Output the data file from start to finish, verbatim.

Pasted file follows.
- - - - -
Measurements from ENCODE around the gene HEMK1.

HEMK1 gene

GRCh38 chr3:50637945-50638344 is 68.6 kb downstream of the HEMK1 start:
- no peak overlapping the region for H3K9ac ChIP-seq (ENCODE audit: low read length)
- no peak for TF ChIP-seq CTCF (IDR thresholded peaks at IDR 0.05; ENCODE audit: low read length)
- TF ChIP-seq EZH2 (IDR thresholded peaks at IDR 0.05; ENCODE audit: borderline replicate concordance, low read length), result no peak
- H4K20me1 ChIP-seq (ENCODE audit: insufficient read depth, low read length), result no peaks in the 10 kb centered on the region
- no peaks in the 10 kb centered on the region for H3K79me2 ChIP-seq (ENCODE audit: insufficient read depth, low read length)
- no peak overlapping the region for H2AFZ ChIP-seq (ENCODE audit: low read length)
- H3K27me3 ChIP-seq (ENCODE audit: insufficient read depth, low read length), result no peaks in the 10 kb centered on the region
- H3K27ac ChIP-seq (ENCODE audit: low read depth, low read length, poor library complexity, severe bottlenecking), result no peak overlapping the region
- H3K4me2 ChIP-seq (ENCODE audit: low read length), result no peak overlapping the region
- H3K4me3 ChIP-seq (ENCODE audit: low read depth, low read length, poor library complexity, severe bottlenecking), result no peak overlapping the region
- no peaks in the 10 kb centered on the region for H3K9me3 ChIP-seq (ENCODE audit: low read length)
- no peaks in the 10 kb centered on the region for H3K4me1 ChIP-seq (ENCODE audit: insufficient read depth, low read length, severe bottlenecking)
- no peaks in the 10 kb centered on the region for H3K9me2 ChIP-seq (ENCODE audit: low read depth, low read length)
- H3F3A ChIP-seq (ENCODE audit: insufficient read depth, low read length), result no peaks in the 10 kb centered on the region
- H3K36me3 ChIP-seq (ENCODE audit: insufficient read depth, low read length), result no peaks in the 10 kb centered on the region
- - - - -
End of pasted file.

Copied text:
Measurements from ENCODE around the gene HEMK1.

HEMK1 gene

GRCh38 chr3:50637945-50638344 is 68.6 kb downstream of the HEMK1 start:
- no peak overlapping the region for H3K9ac ChIP-seq (ENCODE audit: low read length)
- no peak for TF ChIP-seq CTCF (IDR thresholded peaks at IDR 0.05; ENCODE audit: low read length)
- TF ChIP-seq EZH2 (IDR thresholded peaks at IDR 0.05; ENCODE audit: borderline replicate concordance, low read length), result no peak
- H4K20me1 ChIP-seq (ENCODE audit: insufficient read depth, low read length), result no peaks in the 10 kb centered on the region
- no peaks in the 10 kb centered on the region for H3K79me2 ChIP-seq (ENCODE audit: insufficient read depth, low read length)
- no peak overlapping the region for H2AFZ ChIP-seq (ENCODE audit: low read length)
- H3K27me3 ChIP-seq (ENCODE audit: insufficient read depth, low read length), result no peaks in the 10 kb centered on the region
- H3K27ac ChIP-seq (ENCODE audit: low read depth, low read length, poor library complexity, severe bottlenecking), result no peak overlapping the region
- H3K4me2 ChIP-seq (ENCODE audit: low read length), result no peak overlapping the region
- H3K4me3 ChIP-seq (ENCODE audit: low read depth, low read length, poor library complexity, severe bottlenecking), result no peak overlapping the region
- no peaks in the 10 kb centered on the region for H3K9me3 ChIP-seq (ENCODE audit: low read length)
- no peaks in the 10 kb centered on the region for H3K4me1 ChIP-seq (ENCODE audit: insufficient read depth, low read length, severe bottlenecking)
- no peaks in the 10 kb centered on the region for H3K9me2 ChIP-seq (ENCODE audit: low read depth, low read length)
- H3F3A ChIP-seq (ENCODE audit: insufficient read depth, low read length), result no peaks in the 10 kb centered on the region
- H3K36me3 ChIP-seq (ENCODE audit: insufficient read depth, low read length), result no peaks in the 10 kb centered on the region